Again I say, Don’t be a gatekeeper. Embrace games being made for everyone!

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I’m sorry if this seems soapboxy, but…. actually, no, I’m not sorry at all. I work with individuals with various disabilities, and I don’t think it’s too far out of the realm of possibilities for them to be treated with a little consideration. And that little consideration, for all you business people out there, could lead to some pretty big sales.

So it’s a win-win for everyone. Yes, games should be accessible, and yes, I finally found one of these Metacognition questions that I answered in a straightforward manner and have a strong opinion about!

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What do you think? Is accessibility something to strive for, or do you think it’s not “cost effective”? Will games suffer if we accept more people into the community? Do you think that accessibility in games will somehow make your gaming achievements mean less? Let me know in the comments!

Thanks for stopping by, and I’ll see you soon!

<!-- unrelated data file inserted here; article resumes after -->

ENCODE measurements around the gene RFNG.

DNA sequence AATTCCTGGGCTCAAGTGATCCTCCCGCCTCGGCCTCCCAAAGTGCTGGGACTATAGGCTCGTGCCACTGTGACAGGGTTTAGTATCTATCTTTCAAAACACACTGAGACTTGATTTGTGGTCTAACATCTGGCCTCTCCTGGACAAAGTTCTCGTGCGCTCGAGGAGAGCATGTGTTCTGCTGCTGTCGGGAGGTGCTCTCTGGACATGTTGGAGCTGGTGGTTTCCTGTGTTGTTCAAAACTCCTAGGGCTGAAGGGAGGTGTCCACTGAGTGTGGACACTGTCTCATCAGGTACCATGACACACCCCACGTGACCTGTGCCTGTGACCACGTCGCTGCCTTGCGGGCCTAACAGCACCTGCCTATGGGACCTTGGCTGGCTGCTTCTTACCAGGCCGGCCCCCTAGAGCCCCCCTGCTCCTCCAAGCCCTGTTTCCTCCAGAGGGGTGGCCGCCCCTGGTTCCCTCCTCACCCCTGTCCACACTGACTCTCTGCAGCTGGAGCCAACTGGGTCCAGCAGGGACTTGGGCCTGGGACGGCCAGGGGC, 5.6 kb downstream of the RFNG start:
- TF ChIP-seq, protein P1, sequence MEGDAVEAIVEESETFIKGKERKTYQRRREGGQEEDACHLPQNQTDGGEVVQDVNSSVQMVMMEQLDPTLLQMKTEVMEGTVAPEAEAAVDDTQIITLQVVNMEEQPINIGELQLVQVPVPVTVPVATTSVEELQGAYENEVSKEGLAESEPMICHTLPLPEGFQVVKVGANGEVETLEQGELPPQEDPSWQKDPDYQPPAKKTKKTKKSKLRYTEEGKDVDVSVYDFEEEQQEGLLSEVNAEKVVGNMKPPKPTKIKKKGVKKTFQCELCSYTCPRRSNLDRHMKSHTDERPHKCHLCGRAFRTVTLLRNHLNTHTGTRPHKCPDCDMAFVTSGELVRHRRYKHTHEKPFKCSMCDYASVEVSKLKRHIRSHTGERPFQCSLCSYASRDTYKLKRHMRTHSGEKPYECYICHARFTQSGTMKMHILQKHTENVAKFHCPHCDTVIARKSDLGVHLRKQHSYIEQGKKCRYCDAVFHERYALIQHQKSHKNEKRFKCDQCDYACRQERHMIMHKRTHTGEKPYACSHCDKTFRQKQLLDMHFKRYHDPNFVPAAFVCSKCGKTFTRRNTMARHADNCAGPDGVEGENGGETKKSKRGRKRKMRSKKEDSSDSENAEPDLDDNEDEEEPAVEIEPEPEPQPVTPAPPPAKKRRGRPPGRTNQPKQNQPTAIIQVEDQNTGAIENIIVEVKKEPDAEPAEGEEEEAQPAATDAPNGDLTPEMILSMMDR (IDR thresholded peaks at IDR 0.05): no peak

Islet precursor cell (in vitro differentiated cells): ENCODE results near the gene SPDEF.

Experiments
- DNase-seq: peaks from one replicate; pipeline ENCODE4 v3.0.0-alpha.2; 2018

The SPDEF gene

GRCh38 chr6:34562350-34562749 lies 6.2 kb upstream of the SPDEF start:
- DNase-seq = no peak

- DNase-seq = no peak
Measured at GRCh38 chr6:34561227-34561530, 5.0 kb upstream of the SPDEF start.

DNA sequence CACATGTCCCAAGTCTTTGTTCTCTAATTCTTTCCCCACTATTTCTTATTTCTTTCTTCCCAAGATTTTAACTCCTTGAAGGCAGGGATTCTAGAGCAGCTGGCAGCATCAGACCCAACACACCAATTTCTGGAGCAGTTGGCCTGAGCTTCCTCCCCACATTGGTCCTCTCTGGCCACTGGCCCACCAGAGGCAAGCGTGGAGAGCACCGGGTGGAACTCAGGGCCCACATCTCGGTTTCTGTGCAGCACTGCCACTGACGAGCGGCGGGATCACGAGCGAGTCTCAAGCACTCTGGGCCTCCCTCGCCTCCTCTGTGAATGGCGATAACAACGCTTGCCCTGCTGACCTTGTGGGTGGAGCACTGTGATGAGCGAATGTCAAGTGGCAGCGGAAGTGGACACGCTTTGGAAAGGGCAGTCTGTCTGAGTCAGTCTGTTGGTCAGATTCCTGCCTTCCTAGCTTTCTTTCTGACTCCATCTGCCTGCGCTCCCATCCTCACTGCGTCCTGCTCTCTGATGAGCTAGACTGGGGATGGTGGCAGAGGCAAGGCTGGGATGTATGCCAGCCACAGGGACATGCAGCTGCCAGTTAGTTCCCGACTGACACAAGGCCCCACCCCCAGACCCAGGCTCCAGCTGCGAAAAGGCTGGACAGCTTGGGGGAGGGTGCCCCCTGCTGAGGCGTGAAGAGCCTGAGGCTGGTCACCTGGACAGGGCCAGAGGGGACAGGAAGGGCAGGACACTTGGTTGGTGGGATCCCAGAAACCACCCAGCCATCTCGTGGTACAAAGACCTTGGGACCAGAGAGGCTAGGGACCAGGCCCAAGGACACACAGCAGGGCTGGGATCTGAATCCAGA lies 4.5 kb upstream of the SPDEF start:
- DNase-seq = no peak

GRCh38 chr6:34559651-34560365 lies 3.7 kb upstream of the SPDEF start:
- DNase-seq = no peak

~Athena

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8 comments

  1. Accessibility is absolutely important.It’s one of those things that, as a kid gaming, never crossed my mind. It’s when you open up and start seeing others trying to enjoy the same things but with individual requirements to do so that you start to realsie how important it is. Honestly, I’ve not seen anyone argue against it myself, but I think that’s possibly more to down to the sort of people i’m around the most than anything. I can’t fathom why anyone would want to argue against accessibility though. Gaming is something that can unite people, so why make it divisive?

    Liked by 2 people

    1. Definitely. And I agree; it’s something that I haven’t personally come across, but I know I have, with my job, come across some pretty unaccepting people… so I know they must be out there :/ I think some people just don’t understand – they associate accessibility with “dumbing it down” and any sort of special need or disability with “stupid/scary/should be invisible.” But gaming can be such a great equalizer, really… what an opportunity to highlight how we’re all really the same in the most important ways.

      Liked by 1 person